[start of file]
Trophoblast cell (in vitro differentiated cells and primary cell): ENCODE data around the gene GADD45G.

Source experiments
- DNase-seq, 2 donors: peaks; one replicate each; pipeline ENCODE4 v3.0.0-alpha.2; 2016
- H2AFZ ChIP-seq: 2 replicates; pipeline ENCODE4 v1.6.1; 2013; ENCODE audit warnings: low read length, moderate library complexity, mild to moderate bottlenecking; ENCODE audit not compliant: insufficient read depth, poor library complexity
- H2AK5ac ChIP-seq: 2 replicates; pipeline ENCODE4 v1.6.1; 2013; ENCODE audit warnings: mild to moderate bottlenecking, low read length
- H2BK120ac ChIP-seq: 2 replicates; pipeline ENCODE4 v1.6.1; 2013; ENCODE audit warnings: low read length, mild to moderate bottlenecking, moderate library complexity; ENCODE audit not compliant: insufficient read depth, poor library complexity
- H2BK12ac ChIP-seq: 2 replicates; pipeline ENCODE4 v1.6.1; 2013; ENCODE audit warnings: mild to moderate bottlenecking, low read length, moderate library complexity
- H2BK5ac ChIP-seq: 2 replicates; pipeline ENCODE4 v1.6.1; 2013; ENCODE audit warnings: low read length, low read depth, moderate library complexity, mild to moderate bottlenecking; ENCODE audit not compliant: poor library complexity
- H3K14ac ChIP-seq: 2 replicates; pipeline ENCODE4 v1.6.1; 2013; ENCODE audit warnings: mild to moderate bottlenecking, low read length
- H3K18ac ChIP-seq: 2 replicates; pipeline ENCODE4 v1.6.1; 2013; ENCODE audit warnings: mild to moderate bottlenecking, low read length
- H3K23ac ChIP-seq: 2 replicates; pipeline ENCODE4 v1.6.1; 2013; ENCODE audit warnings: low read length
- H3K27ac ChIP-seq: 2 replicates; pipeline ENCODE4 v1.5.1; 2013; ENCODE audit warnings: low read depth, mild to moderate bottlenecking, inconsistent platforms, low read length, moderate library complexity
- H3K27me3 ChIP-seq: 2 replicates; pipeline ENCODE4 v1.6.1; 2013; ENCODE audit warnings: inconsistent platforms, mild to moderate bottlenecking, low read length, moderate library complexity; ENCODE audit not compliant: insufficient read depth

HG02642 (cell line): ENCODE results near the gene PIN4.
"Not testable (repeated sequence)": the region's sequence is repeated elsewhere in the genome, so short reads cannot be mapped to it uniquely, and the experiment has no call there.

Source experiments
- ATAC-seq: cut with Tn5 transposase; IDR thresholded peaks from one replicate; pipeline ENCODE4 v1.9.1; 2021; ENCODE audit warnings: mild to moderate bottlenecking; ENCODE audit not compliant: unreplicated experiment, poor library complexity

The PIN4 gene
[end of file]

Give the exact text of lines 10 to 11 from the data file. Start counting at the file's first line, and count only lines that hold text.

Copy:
- H3K18ac ChIP-seq: 2 replicates; pipeline ENCODE4 v1.6.1; 2013; ENCODE audit warnings: mild to moderate bottlenecking, low read length
- H3K23ac ChIP-seq: 2 replicates; pipeline ENCODE4 v1.6.1; 2013; ENCODE audit warnings: low read length